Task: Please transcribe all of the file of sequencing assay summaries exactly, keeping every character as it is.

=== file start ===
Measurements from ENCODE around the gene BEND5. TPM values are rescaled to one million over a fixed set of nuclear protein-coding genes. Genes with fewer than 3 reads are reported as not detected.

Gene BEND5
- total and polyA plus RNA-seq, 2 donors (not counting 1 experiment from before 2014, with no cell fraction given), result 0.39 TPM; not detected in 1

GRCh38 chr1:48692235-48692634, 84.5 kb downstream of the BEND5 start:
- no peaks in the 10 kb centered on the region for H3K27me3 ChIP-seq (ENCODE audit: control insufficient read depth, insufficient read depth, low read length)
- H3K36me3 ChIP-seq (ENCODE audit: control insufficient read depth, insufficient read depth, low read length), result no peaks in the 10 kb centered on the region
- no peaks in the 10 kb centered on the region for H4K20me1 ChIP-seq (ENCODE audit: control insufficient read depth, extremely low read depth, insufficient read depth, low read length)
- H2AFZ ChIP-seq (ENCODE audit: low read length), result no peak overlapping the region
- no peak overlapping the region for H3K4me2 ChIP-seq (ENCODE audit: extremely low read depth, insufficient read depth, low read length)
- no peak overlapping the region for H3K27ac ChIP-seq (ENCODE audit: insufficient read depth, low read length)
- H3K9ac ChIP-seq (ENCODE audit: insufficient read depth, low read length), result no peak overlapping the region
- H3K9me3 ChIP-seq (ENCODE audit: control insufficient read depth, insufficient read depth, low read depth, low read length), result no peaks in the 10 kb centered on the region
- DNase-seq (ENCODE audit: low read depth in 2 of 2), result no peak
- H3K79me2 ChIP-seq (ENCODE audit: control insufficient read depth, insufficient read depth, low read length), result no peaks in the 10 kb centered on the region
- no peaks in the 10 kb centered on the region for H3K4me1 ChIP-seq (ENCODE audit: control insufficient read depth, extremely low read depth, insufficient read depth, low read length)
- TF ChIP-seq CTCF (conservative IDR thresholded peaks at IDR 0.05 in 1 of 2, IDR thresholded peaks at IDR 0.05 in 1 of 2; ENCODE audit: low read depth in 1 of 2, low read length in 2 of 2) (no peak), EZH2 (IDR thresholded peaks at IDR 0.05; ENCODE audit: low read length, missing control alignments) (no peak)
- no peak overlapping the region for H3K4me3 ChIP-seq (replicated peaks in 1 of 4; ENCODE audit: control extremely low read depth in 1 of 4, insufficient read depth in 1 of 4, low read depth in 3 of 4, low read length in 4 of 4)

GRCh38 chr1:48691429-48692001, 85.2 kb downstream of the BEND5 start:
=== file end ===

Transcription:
Measurements from ENCODE around the gene BEND5. TPM values are rescaled to one million over a fixed set of nuclear protein-coding genes. Genes with fewer than 3 reads are reported as not detected.

Gene BEND5
- total and polyA plus RNA-seq, 2 donors (not counting 1 experiment from before 2014, with no cell fraction given), result 0.39 TPM; not detected in 1

GRCh38 chr1:48692235-48692634, 84.5 kb downstream of the BEND5 start:
- no peaks in the 10 kb centered on the region for H3K27me3 ChIP-seq (ENCODE audit: control insufficient read depth, insufficient read depth, low read length)
- H3K36me3 ChIP-seq (ENCODE audit: control insufficient read depth, insufficient read depth, low read length), result no peaks in the 10 kb centered on the region
- no peaks in the 10 kb centered on the region for H4K20me1 ChIP-seq (ENCODE audit: control insufficient read depth, extremely low read depth, insufficient read depth, low read length)
- H2AFZ ChIP-seq (ENCODE audit: low read length), result no peak overlapping the region
- no peak overlapping the region for H3K4me2 ChIP-seq (ENCODE audit: extremely low read depth, insufficient read depth, low read length)
- no peak overlapping the region for H3K27ac ChIP-seq (ENCODE audit: insufficient read depth, low read length)
- H3K9ac ChIP-seq (ENCODE audit: insufficient read depth, low read length), result no peak overlapping the region
- H3K9me3 ChIP-seq (ENCODE audit: control insufficient read depth, insufficient read depth, low read depth, low read length), result no peaks in the 10 kb centered on the region
- DNase-seq (ENCODE audit: low read depth in 2 of 2), result no peak
- H3K79me2 ChIP-seq (ENCODE audit: control insufficient read depth, insufficient read depth, low read length), result no peaks in the 10 kb centered on the region
- no peaks in the 10 kb centered on the region for H3K4me1 ChIP-seq (ENCODE audit: control insufficient read depth, extremely low read depth, insufficient read depth, low read length)
- TF ChIP-seq CTCF (conservative IDR thresholded peaks at IDR 0.05 in 1 of 2, IDR thresholded peaks at IDR 0.05 in 1 of 2; ENCODE audit: low read depth in 1 of 2, low read length in 2 of 2) (no peak), EZH2 (IDR thresholded peaks at IDR 0.05; ENCODE audit: low read length, missing control alignments) (no peak)
- no peak overlapping the region for H3K4me3 ChIP-seq (replicated peaks in 1 of 4; ENCODE audit: control extremely low read depth in 1 of 4, insufficient read depth in 1 of 4, low read depth in 3 of 4, low read length in 4 of 4)

GRCh38 chr1:48691429-48692001, 85.2 kb downstream of the BEND5 start: